Is the broomstick putter making a comeback?

Will Zalatoris shown here putting at the 2024 Genesis Invitational is among a slew of top-tier PGA Tour players who have dotted leaderboards using the long putter a/k/a broomstick method of putting.


FORESTVILLE, New York – With the Genesis Invitational wrapping up at Riviera Country Club, a familiar name atop the leaderboard, Will Zalatoris, sparked a debate in my mind as the 2024 PGA season assumes new form and leaderboards showing lots of unrecognizable names.

Like any professional sport, players and coaches are always looking for an advantage to stay one step ahead of the competition. But in our tedious game, where the difference between winning and losing can be a fraction, major changes in equipment can either propel or falter one’s career.

Since the anchoring ban in the beginning of the 2016 season, long or “broomstick” putters have been almost obsolete with only a handful of players like Adam Scott and Bernhard Langer choosing to stick with the trusty sweeper. Perhaps a more popular option for older players, the broomstick alleviates pressure on the back, allowing the user to stand more upright over the ball while eliminating arm and hand inconsistencies in the putting stroke. Sixty-six year-old Langer broke the PGA Champions Tour win record last year in the U.S. Senior Open with his 46th victory, with the majority of his wins coming with the broomstick putter.

Akshay Bhatia has become a force on the PGA Tour using the Odyssey Tri-Hot 5K #7 Double Wide Long Putter.

Prior to the end of the 2023 season, winners on Tour were rare with Adam Scott being the most notable using the long putter, securing a green jacket in 2013 before the anchoring ban and a victory at the 2020 Genesis Invitational. After the rule change, years went by without any consistent winners until Lucas Glover’s back to back wins at the Wyndham Championship and FedEx St. Jude Championship. After struggling with the yips for a decade, Glover’s decision to switch to the broomstick proved that this type of putter is a viable option, and planted the seed for other players to follow suit.

Most recently making the switch was 27-year-old Will Zalatoris. After a ball-striking clinic during the 2021-2022 PGA Tour Season, putting was the only part of his game that separated Zalatoris from being a major champion. Even with back-to-back runner-up finishes in the last two majors of the season and a victory at the FedEx St. Jude Championship, Zalatoris was flamed on social media for his shaky backstroke that was anything but square.

Hall of Famer Bernhard Langer has won most of his record 46 Champion Tour victories using the Odyssey White Hot 2-Ball Long Putter.

With his 2023 season cut short due to a delayed back injury that he suffered at the end of the previous season, Zalatoris underwent a microdiscectomy that sidelined him until the Sony Open in Hawaii this past January, leaving him with plenty of time to tinker with different options. While on bedrest, Zalatoris watched Glover light up the greens in back-to-back weeks and wanted to get his hands on the broomstick.

“I feel great with it, it’s just so simple,” Zalatoris said in a Thursday interview at the Genesis Invitational. “It took me probably three to four months at home to actually figure out how I want to use it…every putt is a straight putt now, it just swings itself.” Zalatoris finished tied for second after falling three shots short of Hideki Matsuyama’s historic final round 62.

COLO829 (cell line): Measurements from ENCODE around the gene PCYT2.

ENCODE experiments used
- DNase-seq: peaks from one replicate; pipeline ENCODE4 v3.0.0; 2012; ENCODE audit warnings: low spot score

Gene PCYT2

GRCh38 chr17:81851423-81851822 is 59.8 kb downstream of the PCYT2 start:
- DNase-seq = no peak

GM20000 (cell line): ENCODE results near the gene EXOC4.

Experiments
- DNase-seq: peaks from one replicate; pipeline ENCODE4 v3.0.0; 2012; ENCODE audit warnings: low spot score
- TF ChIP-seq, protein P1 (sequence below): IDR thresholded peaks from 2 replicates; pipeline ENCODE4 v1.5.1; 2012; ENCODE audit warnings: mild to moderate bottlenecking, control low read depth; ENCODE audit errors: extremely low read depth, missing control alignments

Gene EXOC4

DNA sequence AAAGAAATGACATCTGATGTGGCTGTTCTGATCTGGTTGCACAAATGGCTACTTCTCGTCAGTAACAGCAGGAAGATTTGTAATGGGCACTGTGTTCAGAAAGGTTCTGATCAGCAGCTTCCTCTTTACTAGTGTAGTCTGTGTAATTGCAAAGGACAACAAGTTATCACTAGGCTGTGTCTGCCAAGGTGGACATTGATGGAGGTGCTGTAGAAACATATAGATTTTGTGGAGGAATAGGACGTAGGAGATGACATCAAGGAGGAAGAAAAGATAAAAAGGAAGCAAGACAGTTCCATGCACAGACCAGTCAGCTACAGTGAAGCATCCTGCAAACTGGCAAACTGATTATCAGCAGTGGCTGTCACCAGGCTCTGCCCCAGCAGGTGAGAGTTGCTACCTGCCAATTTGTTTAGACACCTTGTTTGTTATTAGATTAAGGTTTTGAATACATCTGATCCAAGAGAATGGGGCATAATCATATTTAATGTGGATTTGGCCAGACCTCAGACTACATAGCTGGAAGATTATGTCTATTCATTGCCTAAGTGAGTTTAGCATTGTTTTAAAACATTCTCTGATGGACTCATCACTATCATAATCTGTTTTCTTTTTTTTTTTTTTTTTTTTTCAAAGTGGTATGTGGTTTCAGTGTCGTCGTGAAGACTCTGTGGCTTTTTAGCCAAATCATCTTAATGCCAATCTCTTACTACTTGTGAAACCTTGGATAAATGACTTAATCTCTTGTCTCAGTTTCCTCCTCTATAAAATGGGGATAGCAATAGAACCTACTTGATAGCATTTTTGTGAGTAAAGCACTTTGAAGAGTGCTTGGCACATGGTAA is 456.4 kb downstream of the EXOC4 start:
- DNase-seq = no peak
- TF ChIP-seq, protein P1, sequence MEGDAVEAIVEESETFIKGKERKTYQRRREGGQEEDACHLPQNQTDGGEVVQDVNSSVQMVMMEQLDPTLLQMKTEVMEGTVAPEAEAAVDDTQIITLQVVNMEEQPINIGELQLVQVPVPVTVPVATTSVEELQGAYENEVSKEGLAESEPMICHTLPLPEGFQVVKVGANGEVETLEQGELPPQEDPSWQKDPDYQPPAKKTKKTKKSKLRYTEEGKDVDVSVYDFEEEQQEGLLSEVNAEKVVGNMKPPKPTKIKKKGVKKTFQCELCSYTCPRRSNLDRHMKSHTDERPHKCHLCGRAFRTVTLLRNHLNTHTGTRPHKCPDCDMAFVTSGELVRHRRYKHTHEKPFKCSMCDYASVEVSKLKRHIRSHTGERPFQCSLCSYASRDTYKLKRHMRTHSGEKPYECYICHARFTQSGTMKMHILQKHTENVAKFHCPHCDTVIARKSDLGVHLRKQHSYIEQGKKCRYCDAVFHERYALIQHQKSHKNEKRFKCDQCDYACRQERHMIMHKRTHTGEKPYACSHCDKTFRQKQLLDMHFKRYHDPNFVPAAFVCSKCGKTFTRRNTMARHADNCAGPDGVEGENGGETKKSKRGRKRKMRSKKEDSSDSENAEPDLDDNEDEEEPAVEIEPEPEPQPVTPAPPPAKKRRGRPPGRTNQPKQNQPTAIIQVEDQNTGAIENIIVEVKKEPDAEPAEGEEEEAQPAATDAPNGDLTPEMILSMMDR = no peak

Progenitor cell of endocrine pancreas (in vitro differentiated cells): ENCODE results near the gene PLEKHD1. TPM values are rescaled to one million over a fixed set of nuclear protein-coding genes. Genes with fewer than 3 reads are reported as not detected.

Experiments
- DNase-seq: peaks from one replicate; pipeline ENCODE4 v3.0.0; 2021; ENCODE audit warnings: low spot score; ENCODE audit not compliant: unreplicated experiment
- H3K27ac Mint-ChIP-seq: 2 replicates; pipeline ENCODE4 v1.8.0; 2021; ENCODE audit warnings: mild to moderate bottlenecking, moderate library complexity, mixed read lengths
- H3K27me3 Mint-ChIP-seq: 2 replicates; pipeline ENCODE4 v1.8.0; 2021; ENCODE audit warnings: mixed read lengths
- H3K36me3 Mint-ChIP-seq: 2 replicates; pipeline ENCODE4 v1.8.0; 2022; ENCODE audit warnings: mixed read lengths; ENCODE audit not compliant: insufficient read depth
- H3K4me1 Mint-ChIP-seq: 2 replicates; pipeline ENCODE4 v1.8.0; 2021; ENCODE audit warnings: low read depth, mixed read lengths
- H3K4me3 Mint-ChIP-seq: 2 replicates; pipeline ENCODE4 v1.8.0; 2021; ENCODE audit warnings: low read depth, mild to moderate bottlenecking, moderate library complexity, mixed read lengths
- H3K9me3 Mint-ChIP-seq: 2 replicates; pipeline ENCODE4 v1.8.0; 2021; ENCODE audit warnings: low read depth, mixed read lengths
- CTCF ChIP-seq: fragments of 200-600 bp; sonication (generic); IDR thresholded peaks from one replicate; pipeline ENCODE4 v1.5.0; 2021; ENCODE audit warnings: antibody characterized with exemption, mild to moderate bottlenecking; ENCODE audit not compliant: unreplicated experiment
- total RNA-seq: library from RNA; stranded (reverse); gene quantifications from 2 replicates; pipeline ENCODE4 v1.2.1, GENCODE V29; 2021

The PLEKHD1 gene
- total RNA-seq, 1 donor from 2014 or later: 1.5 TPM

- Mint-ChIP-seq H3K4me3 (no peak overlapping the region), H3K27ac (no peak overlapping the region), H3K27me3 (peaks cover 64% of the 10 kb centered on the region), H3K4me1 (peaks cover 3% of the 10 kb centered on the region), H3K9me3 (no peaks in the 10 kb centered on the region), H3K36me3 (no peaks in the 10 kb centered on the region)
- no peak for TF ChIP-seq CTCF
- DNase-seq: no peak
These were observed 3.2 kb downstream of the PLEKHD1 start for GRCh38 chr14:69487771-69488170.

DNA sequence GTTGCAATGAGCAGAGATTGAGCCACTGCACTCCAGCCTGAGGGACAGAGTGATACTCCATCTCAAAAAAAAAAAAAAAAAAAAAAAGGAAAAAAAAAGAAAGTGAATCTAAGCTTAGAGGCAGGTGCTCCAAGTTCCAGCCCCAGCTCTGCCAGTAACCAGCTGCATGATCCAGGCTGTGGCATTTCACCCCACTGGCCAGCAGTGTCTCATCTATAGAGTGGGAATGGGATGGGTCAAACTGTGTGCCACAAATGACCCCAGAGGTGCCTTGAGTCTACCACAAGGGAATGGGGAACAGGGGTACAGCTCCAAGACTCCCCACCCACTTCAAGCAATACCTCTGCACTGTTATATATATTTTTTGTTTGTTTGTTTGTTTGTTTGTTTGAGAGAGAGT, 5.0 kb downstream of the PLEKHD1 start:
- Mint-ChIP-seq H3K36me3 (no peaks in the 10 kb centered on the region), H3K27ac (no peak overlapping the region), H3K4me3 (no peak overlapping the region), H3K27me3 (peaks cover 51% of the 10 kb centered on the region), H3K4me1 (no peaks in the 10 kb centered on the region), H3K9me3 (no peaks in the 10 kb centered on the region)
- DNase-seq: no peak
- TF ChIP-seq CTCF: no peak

Adam Scott’s decision to return to an unanchored long putter has reignited debate around the anchoring rule that came into effect in 2016.

Zalatoris is not the only player in recent weeks to have success with the broomstick style; 21 year-old Akshay Bhatia finished in the top 15 at The Sentry in his debut with the long putter. Bhatia is the youngest player on Tour to use the sweeper style and was first in Strokes Gained: Putting through the first three rounds, but finished third overall after a disappointing Sunday.

28-year-old Si Woo Kim and 32-year-old Byeong-Hun An have also dabbled with the broomstick putter and seen success in recent years with Kim winning the 2023 Sony Open in Hawaii and An finishing fourth at The Sentry and tied for sixteenth at this year’s Genesis Invitational.

A hot topic at the 2024 PGA Merchandise Show was the L.A.B. broomstick 46 inch putter which stands for Lie, Angle, Balanced, retailing for about $700.

With all this being said, the majority of players on Tour still use the traditional flatstick putter design in either the blade or mallet form, but the few that have stretched their comfort zone to the broomstick have seen positive results and earned lots of money. Players are going to use the putter that they feel most confident in no matter the look, feel, and design as long as the putts are dropping.

Is this trend to use the broomstick putter going to continue? Is this the start of more amateurs using the broomstick putter because they sees pros having success with it? Or is this just be another passing wave in the ocean of possibilities of golfing equipment?

This topic is shaping up to be one of the most heated and healthy debates at 19th holes everywhere!

(Lewis Markham works in the golf industry and is also a freelance golf writer based out of New York. His email is

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